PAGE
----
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healthcare.gov. i know. that was a dad joke. but this weekend, i hope you'll take a moment to do something really important for yourself and your family: make sure you'll have health insurance for 2017. if you're not covered yet, now is the time to sign up. go to healthcare.gov and shop for the plan that's right for you. like most americans who get coverage through healthcare.gov, there's a good chance you'll find a plan that costs less than $75 a month. and while the enrollment period lasts until the end of january, as long as you sign up by this thursday, december 15, you'll be covered starting january 1. now, this doesn't apply to the roughly 250 million americans who already get insurance through the workplace, or thanks to medicare or medicaid. but here's what does. every american with insurance is now covered by the strongest set
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of consumer protections in history -- a true patients' bill of rights. you now have free preventive care, like mammograms and contraception. there are no more annual or lifetime limits on the essential care you receive. women can't get charged more just for being a woman. young people can stay on a parent's plan until they turn 26, and seniors get discounts on their prescriptions. every american can rest free from the fear that one illness or accident will derail your dreams -- because discrimination against preexisting conditions is now illegal. and since 2010, we've seen the slowest health care price growth in 50 years. whether or not you get insurance through the affordable care act, that's the health care system as we now know it. because our goal wasn't just to make sure more people have coverage, it was to make sure more people have better coverage. that's why we want to build on
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the progress we've made -- and i've put forth a number of ideas for how to improve the affordable care act. now republicans in congress want to repeal the whole thing and start from scratch -- but trying to undo some of it could undo all of it. all those consumer protections -- whether you get your health insurance from obamacare, or medicare, or medicaid, or on the job -- could go right out the window. so any partisan talk you hear about repealing or replacing it the affordable care act should be judged by whether they keep all those improvements that benefit you and your family right now. for example, one new study shows that if congress repeals obamacare as they've proposed, nearly 30 million americans would lose their coverage. 30 million. four in five of them would come from working families. more than nine million americans who would receive tax credits to keep insurance affordable would no longer receive that help. that is unacceptable. we can work together to make the
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system even better -- and one of the best ways to do that is make sure that you're in it. so remember: sign up on healthcare.gov by this thursday, and your health insurance will be there for you when you wake up on january 1. thanks everybody, and have a great weekend. rep. fred upton: hey there, i'm fred upton, republican congressman from southwest michigan who helped lead the successful, bipartisan effort to find faster cures for families and patients suffering from tragic illness. the holiday season is one of joy. but, it's often a time for families to come together and reflect on loved ones lost -- taken much too soon by disease. we've all said too many early good-byes to folks that we hold dear. families robbed of a parent that will never get to see their kids' milestones. a child born without the gift of a future. every day, countless folks living vibrant lives are delivered unexpected diagnoses.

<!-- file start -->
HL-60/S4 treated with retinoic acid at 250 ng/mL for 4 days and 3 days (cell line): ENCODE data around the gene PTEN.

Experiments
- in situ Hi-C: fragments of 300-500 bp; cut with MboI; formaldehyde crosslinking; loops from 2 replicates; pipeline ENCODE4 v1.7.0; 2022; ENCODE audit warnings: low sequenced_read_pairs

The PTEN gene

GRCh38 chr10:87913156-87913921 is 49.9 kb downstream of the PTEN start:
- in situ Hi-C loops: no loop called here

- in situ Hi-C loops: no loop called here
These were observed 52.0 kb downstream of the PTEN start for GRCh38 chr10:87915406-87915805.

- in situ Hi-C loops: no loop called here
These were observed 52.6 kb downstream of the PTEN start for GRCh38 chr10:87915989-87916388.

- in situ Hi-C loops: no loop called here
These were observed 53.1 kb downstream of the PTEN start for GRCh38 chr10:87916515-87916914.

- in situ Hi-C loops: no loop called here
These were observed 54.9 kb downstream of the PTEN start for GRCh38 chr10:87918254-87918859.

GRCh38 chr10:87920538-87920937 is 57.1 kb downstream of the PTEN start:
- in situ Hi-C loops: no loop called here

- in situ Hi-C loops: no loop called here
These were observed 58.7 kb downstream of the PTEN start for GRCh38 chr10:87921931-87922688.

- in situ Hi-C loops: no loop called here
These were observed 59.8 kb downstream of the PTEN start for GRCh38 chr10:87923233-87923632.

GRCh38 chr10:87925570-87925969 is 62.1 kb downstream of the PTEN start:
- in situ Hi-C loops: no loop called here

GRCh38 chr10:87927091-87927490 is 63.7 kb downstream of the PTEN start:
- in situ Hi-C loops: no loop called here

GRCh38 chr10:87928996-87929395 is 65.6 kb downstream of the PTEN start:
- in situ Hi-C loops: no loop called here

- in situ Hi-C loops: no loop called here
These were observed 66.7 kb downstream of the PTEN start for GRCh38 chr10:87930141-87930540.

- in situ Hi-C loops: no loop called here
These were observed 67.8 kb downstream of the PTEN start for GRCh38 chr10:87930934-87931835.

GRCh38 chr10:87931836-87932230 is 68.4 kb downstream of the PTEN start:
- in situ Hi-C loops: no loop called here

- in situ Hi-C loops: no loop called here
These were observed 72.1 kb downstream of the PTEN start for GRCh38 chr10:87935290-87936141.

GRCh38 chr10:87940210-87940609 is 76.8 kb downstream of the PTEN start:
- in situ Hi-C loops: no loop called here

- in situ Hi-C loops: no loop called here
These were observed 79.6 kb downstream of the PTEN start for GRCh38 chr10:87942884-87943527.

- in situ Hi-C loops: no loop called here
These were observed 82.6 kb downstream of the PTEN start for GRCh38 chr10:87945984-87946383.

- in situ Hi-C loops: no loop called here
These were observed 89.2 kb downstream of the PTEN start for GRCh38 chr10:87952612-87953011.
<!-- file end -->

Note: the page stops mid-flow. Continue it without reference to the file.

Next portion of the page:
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it's a cycle that repeats itself over and over and over. life changes in an instant -- and hope seems just out of reach. whether it be alzheimer's, lupus, ms, cancer -- you name it. so, three years ago, we had an idea. that we could do better. that we needed to do something and transform our health and research system to effectively fight disease in the 21st century. but we knew the first step had to be doing something that congress doesn't do enough of: we had to first listen. and then we engaged. we solicited input. we drafted. we listened some more. it was an inclusive, unique, transparent process that crisscrossed the country, engaging experts in every related field, from pioneering research institutions like the university of michigan and the mayo clinic, to government, to private industry, and everything in between. and most importantly, we listened to patients. what we learned was staggering.
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the gap between biomedical innovation and our regulatory process was widening. of the 10,000 known diseases -- 7,000 of which are rare -- there are treatments for only 500. we needed to change the conversation and restore urgency to boosting research and innovation. and working together, we have with 21st century cures. science and biomedical innovation have made incredible strides over the last two decades. mapping the human genome, new biomarkers, and personal health care apps have all offered opportunities to find new treatments and cures. but the way the f.d.a. and the n.i.h. apply these new innovations to our regulatory process has lagged behind. these agencies and the rules and regs that they produce affecting the discovery, development, and delivery of lifesaving drugs and devices also desperately need